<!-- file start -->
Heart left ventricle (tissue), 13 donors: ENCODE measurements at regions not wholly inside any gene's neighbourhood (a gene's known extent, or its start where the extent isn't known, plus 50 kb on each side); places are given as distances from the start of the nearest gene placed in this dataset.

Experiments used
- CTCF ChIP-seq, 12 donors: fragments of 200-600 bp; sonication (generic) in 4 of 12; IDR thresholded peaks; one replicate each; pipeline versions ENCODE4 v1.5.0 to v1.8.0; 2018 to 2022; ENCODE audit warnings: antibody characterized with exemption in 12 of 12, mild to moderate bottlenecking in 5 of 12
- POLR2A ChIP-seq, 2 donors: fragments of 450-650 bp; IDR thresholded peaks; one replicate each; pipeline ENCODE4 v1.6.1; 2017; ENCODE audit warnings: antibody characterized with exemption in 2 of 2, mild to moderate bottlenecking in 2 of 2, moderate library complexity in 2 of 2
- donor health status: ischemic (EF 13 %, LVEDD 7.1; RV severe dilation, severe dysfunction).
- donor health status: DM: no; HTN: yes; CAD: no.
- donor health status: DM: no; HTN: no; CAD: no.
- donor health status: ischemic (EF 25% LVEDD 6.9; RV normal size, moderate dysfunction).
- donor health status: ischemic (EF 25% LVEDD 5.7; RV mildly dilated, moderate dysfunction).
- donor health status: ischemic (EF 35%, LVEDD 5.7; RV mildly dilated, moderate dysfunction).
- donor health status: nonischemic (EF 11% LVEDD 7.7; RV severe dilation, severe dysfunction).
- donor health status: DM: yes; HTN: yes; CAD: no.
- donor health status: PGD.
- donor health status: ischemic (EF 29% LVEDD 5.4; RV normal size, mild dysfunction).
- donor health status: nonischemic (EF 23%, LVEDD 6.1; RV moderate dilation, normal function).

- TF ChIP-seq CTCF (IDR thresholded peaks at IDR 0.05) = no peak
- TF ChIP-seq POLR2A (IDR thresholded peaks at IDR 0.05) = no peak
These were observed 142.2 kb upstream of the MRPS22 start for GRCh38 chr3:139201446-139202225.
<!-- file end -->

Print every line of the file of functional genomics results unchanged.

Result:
Heart left ventricle (tissue), 13 donors: ENCODE measurements at regions not wholly inside any gene's neighbourhood (a gene's known extent, or its start where the extent isn't known, plus 50 kb on each side); places are given as distances from the start of the nearest gene placed in this dataset.

Experiments used
- CTCF ChIP-seq, 12 donors: fragments of 200-600 bp; sonication (generic) in 4 of 12; IDR thresholded peaks; one replicate each; pipeline versions ENCODE4 v1.5.0 to v1.8.0; 2018 to 2022; ENCODE audit warnings: antibody characterized with exemption in 12 of 12, mild to moderate bottlenecking in 5 of 12
- POLR2A ChIP-seq, 2 donors: fragments of 450-650 bp; IDR thresholded peaks; one replicate each; pipeline ENCODE4 v1.6.1; 2017; ENCODE audit warnings: antibody characterized with exemption in 2 of 2, mild to moderate bottlenecking in 2 of 2, moderate library complexity in 2 of 2
- donor health status: ischemic (EF 13 %, LVEDD 7.1; RV severe dilation, severe dysfunction).
- donor health status: DM: no; HTN: yes; CAD: no.
- donor health status: DM: no; HTN: no; CAD: no.
- donor health status: ischemic (EF 25% LVEDD 6.9; RV normal size, moderate dysfunction).
- donor health status: ischemic (EF 25% LVEDD 5.7; RV mildly dilated, moderate dysfunction).
- donor health status: ischemic (EF 35%, LVEDD 5.7; RV mildly dilated, moderate dysfunction).
- donor health status: nonischemic (EF 11% LVEDD 7.7; RV severe dilation, severe dysfunction).
- donor health status: DM: yes; HTN: yes; CAD: no.
- donor health status: PGD.
- donor health status: ischemic (EF 29% LVEDD 5.4; RV normal size, mild dysfunction).
- donor health status: nonischemic (EF 23%, LVEDD 6.1; RV moderate dilation, normal function).

- TF ChIP-seq CTCF (IDR thresholded peaks at IDR 0.05) = no peak
- TF ChIP-seq POLR2A (IDR thresholded peaks at IDR 0.05) = no peak
These were observed 142.2 kb upstream of the MRPS22 start for GRCh38 chr3:139201446-139202225.